Last updated: July 20, 2012 - 8:43am
Senate Homeland Security Committee leaders Sens. Joe Lieberman (I-CT) and Susan Collins (R-Maine) introduced a revised version of their cybersecurity bill. The latest version of the bill includes elements of a voluntary program outlined in a compromise framework drafted by a bipartisan group of senators led by Sens. Sheldon Whitehouse (D-RI) and Jon Kyl (R-AZ).
The revised bill proposes to establish a multi-agency council, called the National Cybersecurity Council, that would assess the risks and vulnerabilities found in computer systems of critical infrastructure. The council would be chaired by the Homeland Security Secretary and include members from the Pentagon, Department of Commerce, Justice Department, intelligence community and federal regulatory agencies that oversee critical infrastructure for specific sectors. The critical infrastructure section of the bill no longer requires companies that operate critical infrastructure to meet a set of security standards and incorporates some of the ideas proposed in the Whitehouse-Kyl framework. Instead, critical infrastructure operators could elect to participate in a voluntary cybersecurity program where they can show through self-certification or a third party assessment that they meet a set of cybersecurity practices in exchange for incentives. Those voluntary cybersecurity practices would be developed by private industry groups but reviewed and approved by the council. However, infrastructure that is deemed critical--or would result in mass casualties, devastating economic or systemic damage if disabled--would be required to report if a significant cyber incident hit their computer systems.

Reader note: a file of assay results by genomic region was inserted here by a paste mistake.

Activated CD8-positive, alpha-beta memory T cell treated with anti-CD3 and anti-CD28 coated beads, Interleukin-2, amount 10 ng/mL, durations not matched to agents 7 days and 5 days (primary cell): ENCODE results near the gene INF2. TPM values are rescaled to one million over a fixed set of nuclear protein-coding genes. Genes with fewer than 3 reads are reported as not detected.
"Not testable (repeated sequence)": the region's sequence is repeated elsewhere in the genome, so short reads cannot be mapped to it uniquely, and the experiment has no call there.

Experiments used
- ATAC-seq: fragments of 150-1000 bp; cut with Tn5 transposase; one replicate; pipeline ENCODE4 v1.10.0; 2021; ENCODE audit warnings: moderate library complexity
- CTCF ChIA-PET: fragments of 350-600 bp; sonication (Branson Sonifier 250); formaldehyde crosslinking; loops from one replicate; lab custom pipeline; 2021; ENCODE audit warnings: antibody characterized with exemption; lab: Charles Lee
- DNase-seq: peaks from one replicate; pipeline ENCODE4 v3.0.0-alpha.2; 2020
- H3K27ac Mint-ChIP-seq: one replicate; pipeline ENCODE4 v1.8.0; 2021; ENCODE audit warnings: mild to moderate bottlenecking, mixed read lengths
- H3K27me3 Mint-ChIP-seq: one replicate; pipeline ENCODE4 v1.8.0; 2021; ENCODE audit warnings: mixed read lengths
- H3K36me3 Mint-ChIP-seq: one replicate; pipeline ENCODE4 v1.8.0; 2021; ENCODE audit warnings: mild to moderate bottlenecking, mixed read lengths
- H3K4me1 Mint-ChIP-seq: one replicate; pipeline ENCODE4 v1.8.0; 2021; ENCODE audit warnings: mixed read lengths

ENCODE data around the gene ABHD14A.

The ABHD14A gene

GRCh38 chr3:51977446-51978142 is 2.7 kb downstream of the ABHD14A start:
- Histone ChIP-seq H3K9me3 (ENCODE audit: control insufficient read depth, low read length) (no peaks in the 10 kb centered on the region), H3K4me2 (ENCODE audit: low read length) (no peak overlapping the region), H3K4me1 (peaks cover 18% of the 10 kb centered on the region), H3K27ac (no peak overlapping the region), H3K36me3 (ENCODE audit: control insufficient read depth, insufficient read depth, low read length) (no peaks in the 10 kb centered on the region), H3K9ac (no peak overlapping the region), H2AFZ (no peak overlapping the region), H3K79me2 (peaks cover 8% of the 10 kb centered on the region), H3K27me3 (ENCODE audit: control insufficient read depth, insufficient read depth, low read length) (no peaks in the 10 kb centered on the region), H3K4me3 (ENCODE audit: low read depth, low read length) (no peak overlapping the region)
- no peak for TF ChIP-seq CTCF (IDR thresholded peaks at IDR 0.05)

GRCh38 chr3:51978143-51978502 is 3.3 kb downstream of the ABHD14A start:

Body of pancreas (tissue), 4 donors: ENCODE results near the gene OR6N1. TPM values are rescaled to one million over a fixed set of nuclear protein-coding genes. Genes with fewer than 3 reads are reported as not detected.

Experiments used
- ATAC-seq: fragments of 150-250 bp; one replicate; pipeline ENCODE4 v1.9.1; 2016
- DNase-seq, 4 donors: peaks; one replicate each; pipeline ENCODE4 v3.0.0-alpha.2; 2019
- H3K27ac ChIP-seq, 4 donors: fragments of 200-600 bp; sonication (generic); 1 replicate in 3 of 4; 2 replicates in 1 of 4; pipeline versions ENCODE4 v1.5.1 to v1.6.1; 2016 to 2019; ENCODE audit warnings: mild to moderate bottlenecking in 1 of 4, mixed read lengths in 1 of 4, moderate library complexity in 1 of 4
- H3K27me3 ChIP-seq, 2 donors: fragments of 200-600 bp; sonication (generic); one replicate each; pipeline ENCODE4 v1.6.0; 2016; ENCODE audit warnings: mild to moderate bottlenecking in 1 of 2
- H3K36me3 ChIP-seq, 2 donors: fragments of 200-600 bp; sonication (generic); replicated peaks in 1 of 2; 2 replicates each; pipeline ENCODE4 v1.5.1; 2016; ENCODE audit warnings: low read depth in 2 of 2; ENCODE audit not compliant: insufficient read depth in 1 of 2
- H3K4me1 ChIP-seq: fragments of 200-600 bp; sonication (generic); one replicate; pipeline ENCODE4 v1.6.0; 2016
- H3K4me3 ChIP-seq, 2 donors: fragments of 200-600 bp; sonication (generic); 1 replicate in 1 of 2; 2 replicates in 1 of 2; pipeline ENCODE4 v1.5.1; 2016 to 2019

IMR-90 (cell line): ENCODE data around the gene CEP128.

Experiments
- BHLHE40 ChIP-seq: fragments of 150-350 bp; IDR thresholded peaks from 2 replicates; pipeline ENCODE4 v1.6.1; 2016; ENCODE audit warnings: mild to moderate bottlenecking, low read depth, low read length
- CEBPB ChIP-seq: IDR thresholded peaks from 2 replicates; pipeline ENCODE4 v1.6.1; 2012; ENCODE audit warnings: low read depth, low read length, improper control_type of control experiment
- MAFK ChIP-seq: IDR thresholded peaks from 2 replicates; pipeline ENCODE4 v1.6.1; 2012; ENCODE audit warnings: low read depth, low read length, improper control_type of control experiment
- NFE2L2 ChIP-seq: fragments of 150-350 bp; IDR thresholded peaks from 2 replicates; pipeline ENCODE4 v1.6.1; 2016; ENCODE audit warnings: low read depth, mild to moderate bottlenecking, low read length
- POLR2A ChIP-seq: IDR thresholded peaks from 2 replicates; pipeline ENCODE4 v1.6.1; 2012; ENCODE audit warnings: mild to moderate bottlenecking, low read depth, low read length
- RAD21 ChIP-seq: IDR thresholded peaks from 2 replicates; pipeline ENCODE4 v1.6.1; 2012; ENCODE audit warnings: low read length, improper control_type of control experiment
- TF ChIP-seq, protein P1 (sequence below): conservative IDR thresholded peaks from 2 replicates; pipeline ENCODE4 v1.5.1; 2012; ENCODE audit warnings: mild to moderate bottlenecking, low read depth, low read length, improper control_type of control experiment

Senate Majority Leader Harry Reid (D-NV) put the new version of the bill on the Senate calendar.
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